4

I am about to apply to a grad school, and I have prepare the SOP for it (think it like a cover letter to apply to a job). I know the rule: show what I've got, not tell how I think I'm cool. I've tried, as best as I can, to stick to this rule. I must emphasize that again: as best as I can. However, the feedback on it is very negative.

The commenter has already disclaimed: that just a single opinion. However, based on the number of votes, I think that maybe my SOP is really presumptuous. I just want to convey an image of confidence. I always think my readers as an audience, waiting to be entertained. I want to impress them with my writing style, but it seems that not everyone will read it as I read it.

Maybe this is the cultural issue. When I write stuff in my own language (I'm an Asian), people tell me that I have a unique style (in positive manner) (of course I have never met someone who criticize my writing style).

Here is the example. What I write is:

Two linguists have read this work and left positive feedback. I plan to complete this work and publish it in a linguistics journal before going to grad school.

One suggestion is:

After incorporating feedback from two linguists, I hope to have this paper published.

Another one is:

Based on some positive feedback from two linguists who have been kind enough to review my work, I will continue my research and plan to pursue publication.

When extracting the line, I can feel "something", but I don't know what exactly it is. When reading my article as the whole, I cannot pick up other bad sentences.

So what is the fine line of "confidence" and "presumption"?

closed as off-topic by Lauren Ipsum, Mark Baker, user5645, Neil Fein Dec 21 '16 at 7:36

This question appears to be off-topic. The users who voted to close gave this specific reason:

  • "This question appears to be off-topic because asking what to write or asking for help rephrasing a sentence or passage are both off-topic here, as such questions are very unlikely to help anybody else." – Lauren Ipsum, Mark Baker, Community, Neil Fein
If this question can be reworded to fit the rules in the help center, please edit the question.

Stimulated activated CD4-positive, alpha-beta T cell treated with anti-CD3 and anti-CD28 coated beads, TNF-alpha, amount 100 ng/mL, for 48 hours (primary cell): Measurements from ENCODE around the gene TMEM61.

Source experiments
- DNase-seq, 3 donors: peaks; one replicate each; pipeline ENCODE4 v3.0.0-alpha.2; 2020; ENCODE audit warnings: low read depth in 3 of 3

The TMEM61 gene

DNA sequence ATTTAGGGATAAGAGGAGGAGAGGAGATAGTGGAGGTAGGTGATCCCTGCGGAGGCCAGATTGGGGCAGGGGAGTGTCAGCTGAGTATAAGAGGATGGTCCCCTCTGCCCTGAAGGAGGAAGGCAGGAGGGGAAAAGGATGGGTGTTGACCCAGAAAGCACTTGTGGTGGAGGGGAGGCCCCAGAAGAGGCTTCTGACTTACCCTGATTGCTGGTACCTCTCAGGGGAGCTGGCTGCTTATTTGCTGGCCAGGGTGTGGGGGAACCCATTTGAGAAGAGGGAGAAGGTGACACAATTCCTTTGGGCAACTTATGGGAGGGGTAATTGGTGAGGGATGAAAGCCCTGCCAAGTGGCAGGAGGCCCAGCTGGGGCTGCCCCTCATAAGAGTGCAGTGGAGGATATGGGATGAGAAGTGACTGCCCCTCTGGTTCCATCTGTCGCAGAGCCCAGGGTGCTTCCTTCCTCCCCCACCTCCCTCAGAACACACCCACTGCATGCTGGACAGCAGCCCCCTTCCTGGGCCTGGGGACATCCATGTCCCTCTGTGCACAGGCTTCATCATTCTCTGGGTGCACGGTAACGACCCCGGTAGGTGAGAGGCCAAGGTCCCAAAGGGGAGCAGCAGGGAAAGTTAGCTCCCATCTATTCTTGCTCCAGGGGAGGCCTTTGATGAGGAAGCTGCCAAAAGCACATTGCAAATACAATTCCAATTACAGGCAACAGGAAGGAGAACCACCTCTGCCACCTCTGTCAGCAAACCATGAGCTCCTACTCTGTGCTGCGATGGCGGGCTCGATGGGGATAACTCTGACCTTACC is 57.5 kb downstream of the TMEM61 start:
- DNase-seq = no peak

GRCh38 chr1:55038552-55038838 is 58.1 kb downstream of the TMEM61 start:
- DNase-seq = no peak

• I agree with the close votes, this is asking what to write, which is currently off-topic here. – Neil Fein Dec 21 '16 at 7:36
4

I think the problem is less style itself than the fact that your readers are taking your writing style as indicative of a problematic attitude. Let's take the sentences you highlighted and the suggested improvements as a guide:

Two linguists have read this work and left positive feedback.

Based on the suggested improvements, I'm guessing this reads as boastful and entitled. It may seem like a completely neutral statement, but it highlights only the acclaim you've gotten.

After incorporating feedback from two linguists...

This suggested improvement instead makes it sound like you are willing and eager to learn from others.

Based on some positive feedback from two linguists who have been kind enough to review my work...

This suggested improvement paints you as a person who is grateful for the consideration others show to you, and respectful of those with advanced professional accomplishments.


I plan to complete this work and publish it in a linguistics journal before going to grad school.

It's very difficult to get published in a reputable academic journal, and rare for anyone pre-grad-school to get such an honor. Many may plan such an accomplishment, but few will achieve it. Your confidence here sounds callow and naive.

I hope to have this paper published.

This revision highlights your understanding of the difficulty of the task.

I will continue my research and plan to pursue publication.

This does the same thing, but I think it is better, because it highlights the hard work you will do to accomplish your goal.


In summary, your readers on reddit want you to not merely showcase your achievements, but also to paint a picture of yourself as humble, hard-working, grateful and realistic --as well as confident.

Not the answer you're looking for? Browse other questions tagged or ask your own question.